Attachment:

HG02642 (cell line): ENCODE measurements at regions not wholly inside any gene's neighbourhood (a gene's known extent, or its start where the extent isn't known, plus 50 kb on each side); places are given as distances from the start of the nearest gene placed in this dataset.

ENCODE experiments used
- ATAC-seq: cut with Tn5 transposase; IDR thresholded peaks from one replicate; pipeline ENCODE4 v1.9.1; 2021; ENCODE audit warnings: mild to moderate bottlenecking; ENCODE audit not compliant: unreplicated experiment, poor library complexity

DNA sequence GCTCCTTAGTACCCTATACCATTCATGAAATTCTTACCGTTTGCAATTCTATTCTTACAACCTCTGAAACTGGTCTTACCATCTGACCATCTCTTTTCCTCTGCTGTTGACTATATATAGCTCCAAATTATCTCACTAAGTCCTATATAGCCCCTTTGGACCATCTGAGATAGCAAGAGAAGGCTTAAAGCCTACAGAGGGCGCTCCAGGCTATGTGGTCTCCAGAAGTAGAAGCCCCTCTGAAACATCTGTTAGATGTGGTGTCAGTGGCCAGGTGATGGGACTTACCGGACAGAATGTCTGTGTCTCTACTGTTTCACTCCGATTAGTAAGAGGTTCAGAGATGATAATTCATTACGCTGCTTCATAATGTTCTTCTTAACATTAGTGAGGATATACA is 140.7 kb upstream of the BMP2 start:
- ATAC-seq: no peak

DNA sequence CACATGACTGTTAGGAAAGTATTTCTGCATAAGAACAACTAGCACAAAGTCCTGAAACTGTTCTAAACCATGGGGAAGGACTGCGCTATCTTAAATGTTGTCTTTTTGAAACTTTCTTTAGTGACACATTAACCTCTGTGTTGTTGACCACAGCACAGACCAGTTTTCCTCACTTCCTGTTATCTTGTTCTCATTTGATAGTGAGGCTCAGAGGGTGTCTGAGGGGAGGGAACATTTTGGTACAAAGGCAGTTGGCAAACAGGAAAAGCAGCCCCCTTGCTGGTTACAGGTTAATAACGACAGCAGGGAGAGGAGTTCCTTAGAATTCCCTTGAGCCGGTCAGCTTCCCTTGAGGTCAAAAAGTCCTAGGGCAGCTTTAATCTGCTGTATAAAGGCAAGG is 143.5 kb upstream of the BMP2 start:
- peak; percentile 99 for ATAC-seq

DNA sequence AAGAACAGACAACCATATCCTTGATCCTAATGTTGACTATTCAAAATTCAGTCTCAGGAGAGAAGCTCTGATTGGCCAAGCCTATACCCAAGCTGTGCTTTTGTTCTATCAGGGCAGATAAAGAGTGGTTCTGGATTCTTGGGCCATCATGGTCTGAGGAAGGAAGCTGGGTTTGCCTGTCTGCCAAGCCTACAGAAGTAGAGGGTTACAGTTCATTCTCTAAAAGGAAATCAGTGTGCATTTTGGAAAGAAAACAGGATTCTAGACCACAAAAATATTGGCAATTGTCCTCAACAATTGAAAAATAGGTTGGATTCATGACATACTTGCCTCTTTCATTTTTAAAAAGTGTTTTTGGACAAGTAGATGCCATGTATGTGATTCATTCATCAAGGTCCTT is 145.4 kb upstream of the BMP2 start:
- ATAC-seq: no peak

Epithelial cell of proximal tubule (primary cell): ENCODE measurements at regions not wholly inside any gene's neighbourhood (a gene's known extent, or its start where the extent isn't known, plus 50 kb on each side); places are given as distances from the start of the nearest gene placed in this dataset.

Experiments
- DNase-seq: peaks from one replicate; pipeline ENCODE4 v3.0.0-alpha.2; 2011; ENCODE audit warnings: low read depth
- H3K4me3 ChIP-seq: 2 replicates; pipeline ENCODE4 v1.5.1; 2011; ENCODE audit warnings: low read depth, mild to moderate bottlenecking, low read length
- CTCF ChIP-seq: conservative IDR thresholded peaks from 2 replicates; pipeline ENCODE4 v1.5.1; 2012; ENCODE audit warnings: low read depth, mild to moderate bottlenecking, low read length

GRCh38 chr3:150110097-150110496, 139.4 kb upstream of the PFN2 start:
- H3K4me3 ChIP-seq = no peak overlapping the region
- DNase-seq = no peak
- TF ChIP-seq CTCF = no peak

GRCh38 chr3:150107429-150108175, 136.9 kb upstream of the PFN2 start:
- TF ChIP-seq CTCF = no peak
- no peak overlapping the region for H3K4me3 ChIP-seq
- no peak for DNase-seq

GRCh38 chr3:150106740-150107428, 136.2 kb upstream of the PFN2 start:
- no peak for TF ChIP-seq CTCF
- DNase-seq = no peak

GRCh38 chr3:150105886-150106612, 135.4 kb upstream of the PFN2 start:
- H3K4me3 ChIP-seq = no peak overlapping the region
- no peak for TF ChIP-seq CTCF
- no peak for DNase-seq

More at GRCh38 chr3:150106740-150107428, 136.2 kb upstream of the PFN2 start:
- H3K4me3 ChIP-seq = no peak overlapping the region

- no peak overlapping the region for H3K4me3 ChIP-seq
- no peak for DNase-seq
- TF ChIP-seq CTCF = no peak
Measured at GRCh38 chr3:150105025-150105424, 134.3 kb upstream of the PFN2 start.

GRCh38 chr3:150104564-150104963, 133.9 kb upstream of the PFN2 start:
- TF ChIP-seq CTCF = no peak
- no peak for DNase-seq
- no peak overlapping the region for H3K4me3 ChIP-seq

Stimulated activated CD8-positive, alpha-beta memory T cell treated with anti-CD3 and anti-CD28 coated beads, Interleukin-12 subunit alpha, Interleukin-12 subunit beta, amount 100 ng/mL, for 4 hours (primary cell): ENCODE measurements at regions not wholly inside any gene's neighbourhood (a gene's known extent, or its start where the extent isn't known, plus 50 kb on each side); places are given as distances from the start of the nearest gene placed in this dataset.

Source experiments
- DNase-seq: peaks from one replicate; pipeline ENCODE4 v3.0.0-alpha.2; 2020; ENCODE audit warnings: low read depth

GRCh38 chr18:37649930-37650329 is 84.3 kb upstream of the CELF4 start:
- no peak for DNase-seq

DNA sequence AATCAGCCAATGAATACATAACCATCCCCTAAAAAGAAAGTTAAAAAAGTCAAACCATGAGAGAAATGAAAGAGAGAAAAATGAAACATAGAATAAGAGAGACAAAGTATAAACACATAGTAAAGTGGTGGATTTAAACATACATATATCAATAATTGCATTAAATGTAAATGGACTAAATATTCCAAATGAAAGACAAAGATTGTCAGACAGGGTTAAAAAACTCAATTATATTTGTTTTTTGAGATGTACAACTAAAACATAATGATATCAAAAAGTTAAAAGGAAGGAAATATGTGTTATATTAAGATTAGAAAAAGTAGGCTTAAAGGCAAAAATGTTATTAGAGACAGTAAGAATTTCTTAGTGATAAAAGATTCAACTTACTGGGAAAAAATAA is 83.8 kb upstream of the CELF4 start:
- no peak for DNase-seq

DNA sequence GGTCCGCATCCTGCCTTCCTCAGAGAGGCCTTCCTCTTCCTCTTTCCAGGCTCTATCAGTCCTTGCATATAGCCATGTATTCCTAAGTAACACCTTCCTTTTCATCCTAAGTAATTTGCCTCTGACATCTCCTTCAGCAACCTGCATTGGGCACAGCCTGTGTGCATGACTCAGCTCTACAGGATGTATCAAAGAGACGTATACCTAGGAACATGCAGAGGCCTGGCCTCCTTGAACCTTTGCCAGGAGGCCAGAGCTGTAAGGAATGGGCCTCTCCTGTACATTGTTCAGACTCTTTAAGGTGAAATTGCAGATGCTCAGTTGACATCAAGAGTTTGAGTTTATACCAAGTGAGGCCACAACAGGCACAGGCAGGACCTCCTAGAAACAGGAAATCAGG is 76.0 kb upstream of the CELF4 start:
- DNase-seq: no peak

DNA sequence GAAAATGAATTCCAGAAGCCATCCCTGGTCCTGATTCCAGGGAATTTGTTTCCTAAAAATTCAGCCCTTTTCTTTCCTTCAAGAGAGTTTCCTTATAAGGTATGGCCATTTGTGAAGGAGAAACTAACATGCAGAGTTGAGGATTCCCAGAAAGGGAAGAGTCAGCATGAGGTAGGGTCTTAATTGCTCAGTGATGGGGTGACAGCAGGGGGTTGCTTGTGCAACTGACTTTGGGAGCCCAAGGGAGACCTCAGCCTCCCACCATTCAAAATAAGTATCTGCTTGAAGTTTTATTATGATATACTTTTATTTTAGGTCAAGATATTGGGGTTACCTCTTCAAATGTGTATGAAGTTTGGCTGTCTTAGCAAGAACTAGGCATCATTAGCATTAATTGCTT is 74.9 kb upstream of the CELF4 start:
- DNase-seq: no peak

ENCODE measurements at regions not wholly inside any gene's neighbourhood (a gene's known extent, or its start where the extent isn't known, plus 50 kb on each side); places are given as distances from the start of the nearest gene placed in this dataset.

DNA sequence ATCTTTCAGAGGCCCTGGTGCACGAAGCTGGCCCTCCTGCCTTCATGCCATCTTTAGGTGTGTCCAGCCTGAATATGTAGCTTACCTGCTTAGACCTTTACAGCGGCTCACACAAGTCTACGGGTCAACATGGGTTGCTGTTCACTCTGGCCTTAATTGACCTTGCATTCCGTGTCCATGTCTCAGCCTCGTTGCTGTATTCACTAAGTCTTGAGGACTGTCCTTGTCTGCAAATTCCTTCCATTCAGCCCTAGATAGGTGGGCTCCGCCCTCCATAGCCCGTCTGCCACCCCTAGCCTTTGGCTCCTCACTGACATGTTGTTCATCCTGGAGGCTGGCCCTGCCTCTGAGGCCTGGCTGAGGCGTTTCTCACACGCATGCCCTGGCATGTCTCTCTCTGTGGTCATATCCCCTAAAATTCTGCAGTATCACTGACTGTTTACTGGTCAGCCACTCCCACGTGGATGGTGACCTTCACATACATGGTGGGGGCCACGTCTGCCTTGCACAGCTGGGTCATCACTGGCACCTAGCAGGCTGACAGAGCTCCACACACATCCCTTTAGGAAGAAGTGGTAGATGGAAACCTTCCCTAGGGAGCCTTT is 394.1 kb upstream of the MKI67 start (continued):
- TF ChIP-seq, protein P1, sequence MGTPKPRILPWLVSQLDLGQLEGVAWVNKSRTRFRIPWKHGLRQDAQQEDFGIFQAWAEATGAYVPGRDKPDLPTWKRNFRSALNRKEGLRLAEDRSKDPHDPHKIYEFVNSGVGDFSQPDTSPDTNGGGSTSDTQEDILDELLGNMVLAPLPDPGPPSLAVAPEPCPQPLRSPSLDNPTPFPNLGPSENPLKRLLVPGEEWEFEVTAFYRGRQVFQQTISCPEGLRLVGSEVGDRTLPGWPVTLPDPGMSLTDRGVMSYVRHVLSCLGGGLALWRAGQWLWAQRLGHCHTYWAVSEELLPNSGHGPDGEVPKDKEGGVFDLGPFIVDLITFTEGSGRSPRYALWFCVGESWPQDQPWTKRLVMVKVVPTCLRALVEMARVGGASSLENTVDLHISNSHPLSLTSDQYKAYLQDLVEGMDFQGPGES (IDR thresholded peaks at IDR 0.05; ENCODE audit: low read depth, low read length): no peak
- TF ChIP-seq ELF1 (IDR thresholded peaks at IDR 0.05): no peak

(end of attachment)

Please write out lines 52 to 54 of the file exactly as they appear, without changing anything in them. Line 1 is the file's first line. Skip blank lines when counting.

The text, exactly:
DNA sequence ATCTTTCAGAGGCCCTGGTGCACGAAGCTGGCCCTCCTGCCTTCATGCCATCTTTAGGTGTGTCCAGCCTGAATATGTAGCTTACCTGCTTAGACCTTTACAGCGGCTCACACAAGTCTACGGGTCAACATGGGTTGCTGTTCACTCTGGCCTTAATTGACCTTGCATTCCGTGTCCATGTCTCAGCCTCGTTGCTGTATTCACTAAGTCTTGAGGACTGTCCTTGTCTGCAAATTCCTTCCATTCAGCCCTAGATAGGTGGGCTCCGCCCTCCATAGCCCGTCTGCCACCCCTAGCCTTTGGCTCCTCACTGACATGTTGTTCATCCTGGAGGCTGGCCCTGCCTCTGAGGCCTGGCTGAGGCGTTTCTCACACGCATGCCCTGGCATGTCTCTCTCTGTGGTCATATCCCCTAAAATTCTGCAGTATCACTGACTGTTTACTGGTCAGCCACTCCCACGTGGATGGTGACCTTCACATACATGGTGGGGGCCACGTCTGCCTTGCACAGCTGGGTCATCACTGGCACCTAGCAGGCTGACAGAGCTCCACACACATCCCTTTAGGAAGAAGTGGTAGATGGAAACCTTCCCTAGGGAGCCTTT is 394.1 kb upstream of the MKI67 start (continued):
- TF ChIP-seq, protein P1, sequence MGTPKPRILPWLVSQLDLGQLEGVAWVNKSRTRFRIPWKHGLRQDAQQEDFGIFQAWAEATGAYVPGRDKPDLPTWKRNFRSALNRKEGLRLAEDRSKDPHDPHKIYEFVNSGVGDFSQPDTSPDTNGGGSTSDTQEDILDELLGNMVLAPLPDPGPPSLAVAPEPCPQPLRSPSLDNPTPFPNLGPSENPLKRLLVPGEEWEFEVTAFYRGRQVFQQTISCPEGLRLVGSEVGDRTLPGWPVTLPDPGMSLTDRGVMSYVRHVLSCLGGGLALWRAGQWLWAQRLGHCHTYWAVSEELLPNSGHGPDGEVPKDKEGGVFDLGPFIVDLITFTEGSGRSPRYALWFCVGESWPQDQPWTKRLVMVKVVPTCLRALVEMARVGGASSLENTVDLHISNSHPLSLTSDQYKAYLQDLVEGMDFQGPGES (IDR thresholded peaks at IDR 0.05; ENCODE audit: low read depth, low read length): no peak
- TF ChIP-seq ELF1 (IDR thresholded peaks at IDR 0.05): no peak